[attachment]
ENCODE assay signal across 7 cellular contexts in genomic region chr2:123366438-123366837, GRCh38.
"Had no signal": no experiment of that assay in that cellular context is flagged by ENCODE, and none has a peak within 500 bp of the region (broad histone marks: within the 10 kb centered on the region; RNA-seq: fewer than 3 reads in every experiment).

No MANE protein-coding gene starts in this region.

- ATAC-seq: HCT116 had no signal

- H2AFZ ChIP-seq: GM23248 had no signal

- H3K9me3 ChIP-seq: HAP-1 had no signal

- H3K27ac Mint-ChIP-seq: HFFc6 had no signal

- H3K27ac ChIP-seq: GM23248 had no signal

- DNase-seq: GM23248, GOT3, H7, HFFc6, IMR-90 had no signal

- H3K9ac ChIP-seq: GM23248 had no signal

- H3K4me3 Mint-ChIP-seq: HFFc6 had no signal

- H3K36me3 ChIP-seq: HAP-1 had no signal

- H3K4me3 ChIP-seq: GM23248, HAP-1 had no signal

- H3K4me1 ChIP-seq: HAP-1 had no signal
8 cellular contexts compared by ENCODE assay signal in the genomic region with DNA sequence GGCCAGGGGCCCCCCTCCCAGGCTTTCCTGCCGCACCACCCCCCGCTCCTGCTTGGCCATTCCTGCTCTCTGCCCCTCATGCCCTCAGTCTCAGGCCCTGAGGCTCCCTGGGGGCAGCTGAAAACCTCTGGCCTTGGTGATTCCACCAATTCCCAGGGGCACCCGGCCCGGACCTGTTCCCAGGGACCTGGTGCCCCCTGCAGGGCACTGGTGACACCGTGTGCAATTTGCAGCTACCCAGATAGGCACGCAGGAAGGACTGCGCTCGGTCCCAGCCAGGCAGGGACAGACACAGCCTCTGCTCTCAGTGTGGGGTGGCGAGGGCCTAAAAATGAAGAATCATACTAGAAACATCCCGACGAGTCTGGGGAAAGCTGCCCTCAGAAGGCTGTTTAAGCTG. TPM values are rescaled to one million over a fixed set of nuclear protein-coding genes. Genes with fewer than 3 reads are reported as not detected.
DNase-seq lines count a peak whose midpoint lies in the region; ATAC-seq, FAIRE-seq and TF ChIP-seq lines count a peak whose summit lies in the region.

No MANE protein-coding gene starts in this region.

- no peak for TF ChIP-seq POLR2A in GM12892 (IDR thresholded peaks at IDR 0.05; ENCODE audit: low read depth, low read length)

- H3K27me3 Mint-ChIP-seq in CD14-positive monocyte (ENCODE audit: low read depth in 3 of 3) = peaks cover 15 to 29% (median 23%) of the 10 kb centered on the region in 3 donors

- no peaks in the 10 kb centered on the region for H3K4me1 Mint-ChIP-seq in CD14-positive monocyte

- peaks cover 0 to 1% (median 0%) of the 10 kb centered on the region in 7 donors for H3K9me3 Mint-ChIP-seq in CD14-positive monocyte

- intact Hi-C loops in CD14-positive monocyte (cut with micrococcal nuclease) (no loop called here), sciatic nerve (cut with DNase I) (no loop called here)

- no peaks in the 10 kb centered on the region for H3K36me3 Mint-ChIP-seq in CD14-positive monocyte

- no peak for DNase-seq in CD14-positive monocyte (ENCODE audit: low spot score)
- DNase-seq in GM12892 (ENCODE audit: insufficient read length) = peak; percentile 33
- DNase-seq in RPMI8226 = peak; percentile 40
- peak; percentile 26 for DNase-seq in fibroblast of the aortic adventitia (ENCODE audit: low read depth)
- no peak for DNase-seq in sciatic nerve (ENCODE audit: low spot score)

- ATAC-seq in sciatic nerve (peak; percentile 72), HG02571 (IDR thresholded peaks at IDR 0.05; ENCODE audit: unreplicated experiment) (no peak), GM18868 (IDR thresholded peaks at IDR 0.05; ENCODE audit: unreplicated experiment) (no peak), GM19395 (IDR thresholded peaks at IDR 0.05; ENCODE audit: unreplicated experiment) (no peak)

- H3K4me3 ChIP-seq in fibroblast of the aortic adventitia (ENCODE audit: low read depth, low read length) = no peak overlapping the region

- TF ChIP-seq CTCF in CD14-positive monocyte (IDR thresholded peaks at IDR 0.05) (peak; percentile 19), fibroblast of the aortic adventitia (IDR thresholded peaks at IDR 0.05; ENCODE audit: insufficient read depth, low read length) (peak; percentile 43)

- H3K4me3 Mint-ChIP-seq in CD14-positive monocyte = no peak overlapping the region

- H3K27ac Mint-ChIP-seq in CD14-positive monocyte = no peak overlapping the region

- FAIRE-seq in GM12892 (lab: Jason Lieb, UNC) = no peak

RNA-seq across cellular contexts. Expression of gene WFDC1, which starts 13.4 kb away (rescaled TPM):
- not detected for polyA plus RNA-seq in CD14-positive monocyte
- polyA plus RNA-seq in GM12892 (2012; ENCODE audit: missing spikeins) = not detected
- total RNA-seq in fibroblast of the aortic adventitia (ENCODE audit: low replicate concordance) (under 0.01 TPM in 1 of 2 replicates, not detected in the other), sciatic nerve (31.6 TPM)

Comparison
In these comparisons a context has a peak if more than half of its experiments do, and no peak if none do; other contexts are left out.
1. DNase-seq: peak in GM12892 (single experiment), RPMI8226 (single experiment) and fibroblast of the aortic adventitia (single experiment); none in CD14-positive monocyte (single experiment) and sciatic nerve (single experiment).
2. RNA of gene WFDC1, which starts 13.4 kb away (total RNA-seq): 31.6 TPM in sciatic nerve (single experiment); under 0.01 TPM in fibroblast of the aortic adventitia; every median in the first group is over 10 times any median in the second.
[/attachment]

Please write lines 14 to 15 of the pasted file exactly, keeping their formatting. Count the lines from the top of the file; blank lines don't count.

- H3K4me1 ChIP-seq: HAP-1 had no signal
8 cellular contexts compared by ENCODE assay signal in the genomic region with DNA sequence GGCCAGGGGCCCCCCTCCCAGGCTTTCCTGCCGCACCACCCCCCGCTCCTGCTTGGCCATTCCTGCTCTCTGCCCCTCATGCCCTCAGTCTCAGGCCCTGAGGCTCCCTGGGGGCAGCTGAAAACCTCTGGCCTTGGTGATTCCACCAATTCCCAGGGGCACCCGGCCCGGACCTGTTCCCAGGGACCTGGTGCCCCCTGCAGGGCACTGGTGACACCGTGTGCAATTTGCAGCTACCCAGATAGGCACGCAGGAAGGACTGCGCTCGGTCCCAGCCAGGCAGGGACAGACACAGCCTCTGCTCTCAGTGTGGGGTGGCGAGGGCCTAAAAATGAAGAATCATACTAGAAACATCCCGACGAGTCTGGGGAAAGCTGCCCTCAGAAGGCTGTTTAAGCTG. TPM values are rescaled to one million over a fixed set of nuclear protein-coding genes. Genes with fewer than 3 reads are reported as not detected.